Ocean Shelf-Edge Exchange
The edge of the coastal shelf represents a major boundary within the ocean system. The topography of the shelf edge constrains large scale ocean currents from crossing the shelf boundary and limits the connections between the two systems.
In the absence of exchanges associated with large scale currents, shelf ocean exchanges are driven by a variety of small scale physical processes that are profoundly influenced by topography around the boundary and meteorological forcing. These processes include internal tides, upwelling, sinking via cascading to deep water, eddies, filaments and storms.
The observation and modelling of these small scale net exchanges within a highly dynamic system represent a major challenge. We cannot currently describe the processes involved in these exchanges, how they interact and what controls them. Hence these processes are currently inadequately parameterised within ocean models.
Exchange of water between the oceans and the shelf seas has a considerable impact on the shelf seas and societal use of these seas, as well as impacting the open ocean. These exchanges affect:
- the export of carbon and contaminants to the deep seas;
- nutrient exchanges across the shelf break which fuel much of the productivity of shelf seas overall, and the high productivity and associated fisheries around the shelf edge;
- the regional climate via heat exchange; and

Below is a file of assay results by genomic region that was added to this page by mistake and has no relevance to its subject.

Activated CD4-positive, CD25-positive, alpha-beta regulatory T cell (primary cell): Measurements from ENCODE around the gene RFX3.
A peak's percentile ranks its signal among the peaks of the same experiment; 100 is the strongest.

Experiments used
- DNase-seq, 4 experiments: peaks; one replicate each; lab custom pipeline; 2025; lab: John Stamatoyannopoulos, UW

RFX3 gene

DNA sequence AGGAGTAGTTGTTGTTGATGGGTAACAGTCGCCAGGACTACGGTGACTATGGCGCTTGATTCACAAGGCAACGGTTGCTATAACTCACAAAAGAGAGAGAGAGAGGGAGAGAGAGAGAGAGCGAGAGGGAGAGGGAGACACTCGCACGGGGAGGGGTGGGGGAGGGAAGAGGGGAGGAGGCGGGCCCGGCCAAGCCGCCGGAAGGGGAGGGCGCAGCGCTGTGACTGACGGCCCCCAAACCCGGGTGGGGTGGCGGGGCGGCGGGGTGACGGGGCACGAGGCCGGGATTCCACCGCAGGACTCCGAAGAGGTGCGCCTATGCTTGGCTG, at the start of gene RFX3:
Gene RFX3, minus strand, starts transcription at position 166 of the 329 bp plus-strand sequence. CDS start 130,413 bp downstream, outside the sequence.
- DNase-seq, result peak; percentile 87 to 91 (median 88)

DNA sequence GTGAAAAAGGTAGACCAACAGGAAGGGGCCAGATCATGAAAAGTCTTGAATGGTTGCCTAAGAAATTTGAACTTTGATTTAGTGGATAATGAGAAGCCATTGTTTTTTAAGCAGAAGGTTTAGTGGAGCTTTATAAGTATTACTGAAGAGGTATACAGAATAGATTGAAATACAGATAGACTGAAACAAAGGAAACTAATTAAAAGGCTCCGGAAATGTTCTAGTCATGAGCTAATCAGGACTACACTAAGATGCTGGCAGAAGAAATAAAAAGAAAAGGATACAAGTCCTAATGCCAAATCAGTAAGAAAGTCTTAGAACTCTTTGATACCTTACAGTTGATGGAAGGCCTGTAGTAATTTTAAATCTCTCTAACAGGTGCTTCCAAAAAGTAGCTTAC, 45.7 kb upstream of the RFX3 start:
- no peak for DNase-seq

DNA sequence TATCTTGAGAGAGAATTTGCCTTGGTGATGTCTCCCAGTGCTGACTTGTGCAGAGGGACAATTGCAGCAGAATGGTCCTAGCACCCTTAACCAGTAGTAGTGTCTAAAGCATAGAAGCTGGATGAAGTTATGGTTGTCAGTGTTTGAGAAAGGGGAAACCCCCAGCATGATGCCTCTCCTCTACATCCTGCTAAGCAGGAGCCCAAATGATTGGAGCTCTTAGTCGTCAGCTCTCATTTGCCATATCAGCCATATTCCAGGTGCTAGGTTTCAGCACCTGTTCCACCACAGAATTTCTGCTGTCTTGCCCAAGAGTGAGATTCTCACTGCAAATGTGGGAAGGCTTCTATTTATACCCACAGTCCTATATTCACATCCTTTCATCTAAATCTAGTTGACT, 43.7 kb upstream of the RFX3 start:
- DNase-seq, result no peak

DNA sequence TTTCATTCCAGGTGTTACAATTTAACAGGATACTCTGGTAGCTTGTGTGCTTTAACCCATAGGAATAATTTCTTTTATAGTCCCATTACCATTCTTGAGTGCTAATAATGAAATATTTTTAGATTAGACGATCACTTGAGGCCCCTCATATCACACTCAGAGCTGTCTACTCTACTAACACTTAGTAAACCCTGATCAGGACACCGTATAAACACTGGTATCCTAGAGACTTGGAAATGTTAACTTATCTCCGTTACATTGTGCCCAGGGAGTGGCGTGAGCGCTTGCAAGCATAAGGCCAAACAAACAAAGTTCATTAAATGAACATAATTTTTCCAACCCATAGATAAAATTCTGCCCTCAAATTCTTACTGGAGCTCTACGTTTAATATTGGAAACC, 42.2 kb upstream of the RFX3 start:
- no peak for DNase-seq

- large scale oceanographic processes via the exchange of freshwater.
Climate change has the potential to significantly change all of these processes.
The UK is surrounded by one of the world's major continental shelves which provide a series of key environmental services for the UK ranging from waste disposal, through renewable and non-renewable resources to recreation. Shelf edge exchange processes underpin the productivity of coastal seas on which we depend for most of our marine fisheries.
The shelf seas represent the Earth's second most valuable ecosystem and the most valuable marine ecosystem, hence more effective management of the coastal seas in the face of climate change is the key economic benefit of this research programme.
This programme will contribute to delivering NERC strategy and underpin much other current and planned future research on the shelf seas. It will contribute directly to delivering the climate system, Earth system science and technologies themes.
In addition, it will indirectly support the sustainable use of natural resources and biodiversity themes. This work will also help support other NERC research programmes including the Ice Sheet Stability and Arctic research programmes.
This research programme will also contribute to maintaining world leading UK research expertise in this area, and to building links to other research efforts developed by other agencies (Western Shelf Observatory) which will contribute to several Living With Environmental Change objectives.
The research will inform the development of several NERC themes and more widely to international programmes such as IMBER and LOICZ.
The overarching objective of the Ocean Shelf-Edge Exchange research programme is:
"To improve our fundamental understanding of shelf edge processes which influence the environmental conditions of coastal seas."
To deliver this objective, this programme will examine the fundamental physical processes of exchanges between the edge of the coastal shelf and the open ocean, and will improve understanding of shelf edge exchange processes in different shelf environments in order to allow these processes to be better incorporated into models.